It’s been 10 years since author Richard Louv coined the term “nature deficit disorder” to describe children who are developmentally behind because they spend so much time inside.
In the decade since Louv’s book, “Last Child in the Woods,” was published, parents seem to have become more aware of the amount of time their children spend inside with gadgets. However, it also seems that kids’ attachment to their devices has grown stronger, said Nick Fuhrman, an outdoor educator and professor of environmental education in the University of Georgia College of Agricultural and Environmental Sciences.
Known to many as “Ranger Nick,” Fuhrman agrees that nature deficit disorder is a growing problem for young kids and young adults. Even students in classes focused on wildlife education can’t seem to deny the draw of constantly checking their phones, always looking down, and being completely removed from listening to and looking at their environment.
“I am worried that, eventually, people are not going to see the value of being outside,” Fuhrman said. “Awareness is OK, but we have to get to action, which will eventually lead to a sustained behavior change. That is the ultimate goal of environmental education.”
More kids have access to smartphones. Fuhrman believes that the best approach to remedying nature deficit disorder is not to remove the technology, but to use it as a gateway to the outdoors.
Several apps, like iNaturalist, which Furhman recommends, enable parents and children to become citizen scientists. Through their phones, they can observe and photograph unique plants, animals and other organisms, then share them with a network of other peers as well as research teams. These apps can help identify unknown creatures and help users learn about nature.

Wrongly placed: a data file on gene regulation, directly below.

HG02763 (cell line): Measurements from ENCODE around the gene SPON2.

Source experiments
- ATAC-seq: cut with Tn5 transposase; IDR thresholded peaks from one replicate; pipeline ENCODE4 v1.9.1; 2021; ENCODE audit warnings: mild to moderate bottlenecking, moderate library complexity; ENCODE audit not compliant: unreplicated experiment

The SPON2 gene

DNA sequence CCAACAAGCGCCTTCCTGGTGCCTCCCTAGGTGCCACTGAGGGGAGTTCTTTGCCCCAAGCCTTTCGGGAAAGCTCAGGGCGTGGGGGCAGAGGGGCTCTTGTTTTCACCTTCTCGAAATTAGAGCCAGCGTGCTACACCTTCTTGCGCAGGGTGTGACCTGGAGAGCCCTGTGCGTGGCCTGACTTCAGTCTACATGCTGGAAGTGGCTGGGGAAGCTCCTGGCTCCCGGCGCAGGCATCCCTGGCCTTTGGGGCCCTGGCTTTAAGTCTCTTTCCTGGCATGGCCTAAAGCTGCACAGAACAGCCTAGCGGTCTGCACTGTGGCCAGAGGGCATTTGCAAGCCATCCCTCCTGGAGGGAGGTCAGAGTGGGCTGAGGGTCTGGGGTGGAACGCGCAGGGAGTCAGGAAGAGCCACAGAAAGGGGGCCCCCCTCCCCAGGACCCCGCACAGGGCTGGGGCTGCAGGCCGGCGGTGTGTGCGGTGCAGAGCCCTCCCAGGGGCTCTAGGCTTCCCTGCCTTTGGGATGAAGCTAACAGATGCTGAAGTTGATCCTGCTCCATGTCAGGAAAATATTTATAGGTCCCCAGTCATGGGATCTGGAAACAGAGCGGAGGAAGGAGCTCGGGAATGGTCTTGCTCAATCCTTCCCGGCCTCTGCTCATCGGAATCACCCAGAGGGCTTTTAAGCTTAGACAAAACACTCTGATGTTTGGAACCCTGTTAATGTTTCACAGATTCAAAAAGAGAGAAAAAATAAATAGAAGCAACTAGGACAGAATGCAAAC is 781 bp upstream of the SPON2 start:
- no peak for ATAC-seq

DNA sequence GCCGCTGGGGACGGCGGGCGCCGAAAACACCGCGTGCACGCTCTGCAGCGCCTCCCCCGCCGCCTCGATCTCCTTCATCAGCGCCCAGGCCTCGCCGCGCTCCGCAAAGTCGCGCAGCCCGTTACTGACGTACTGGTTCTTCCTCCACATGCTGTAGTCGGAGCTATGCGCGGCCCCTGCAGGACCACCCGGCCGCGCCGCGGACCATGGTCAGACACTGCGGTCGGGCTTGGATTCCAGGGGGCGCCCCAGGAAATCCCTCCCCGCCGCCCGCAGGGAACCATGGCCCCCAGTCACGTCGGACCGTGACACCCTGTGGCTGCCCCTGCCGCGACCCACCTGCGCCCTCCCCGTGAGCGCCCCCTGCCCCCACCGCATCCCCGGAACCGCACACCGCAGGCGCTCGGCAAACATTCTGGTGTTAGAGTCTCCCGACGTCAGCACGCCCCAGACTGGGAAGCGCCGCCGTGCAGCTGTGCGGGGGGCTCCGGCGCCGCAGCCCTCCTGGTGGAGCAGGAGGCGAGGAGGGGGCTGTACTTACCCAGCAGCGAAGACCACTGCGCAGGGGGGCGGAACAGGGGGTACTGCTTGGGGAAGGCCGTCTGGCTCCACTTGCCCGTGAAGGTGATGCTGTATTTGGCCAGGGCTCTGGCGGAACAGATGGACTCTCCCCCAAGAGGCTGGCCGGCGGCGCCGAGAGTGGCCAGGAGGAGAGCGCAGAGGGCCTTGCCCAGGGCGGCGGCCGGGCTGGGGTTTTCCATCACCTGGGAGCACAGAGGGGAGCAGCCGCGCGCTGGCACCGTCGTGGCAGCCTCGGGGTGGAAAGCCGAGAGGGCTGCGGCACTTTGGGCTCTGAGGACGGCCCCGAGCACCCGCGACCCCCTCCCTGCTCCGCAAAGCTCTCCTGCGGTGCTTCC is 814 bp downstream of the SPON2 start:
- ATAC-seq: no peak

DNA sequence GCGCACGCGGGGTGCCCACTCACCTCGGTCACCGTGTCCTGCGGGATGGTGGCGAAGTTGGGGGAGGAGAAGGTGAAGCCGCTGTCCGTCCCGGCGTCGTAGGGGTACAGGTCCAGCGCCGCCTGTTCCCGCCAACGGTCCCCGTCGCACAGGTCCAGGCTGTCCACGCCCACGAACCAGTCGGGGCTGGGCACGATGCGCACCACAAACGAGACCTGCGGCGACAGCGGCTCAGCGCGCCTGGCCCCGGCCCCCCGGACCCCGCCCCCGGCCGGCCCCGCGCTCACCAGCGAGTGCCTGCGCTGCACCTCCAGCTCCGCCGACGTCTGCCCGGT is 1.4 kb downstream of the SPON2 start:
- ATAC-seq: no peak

Fuhrman also added that the biggest benefit to using the smartphone to connect with nature is that it helps the parents to be more comfortable with the scenario as well.
“Parents have to set the model for their children,” he said. “This helps them to be outside with a meaningful purpose.”
To that end, the U.S. Forest Service launched a web campaign at www.discovertheforest.org that provides parents with practical tips for introducing their children to the woods, including lots of mobile-optimized games and activities for families with young children to help them make the leap outside.
Eventually, Fuhrman hopes that individuals will ease out of depending on their phones for entertainment and start leaving them in their pockets or even at home when they are outdoors.
For more on Fuhrman and his Friday Fly-day live series, follow Ranger Nick on Facebook. To see the entire Ranger Nick video series originally aired on the “Georgia Farm Monitor” TV show, please visit www.youtube.com/playlist?list=PLE2nUQSFKhZh4QpKhjBLzvJFvCBiJ8AwI.
(Cole Sosebee is a student writer with the UGA College of Agricultural and Environmental Sciences Office of Communications and Creative Sevices.)
With so many electronic devices and indoor activities vying for children's time, it's more important than ever for parents to encourage kids to explore the outdoors.Download Image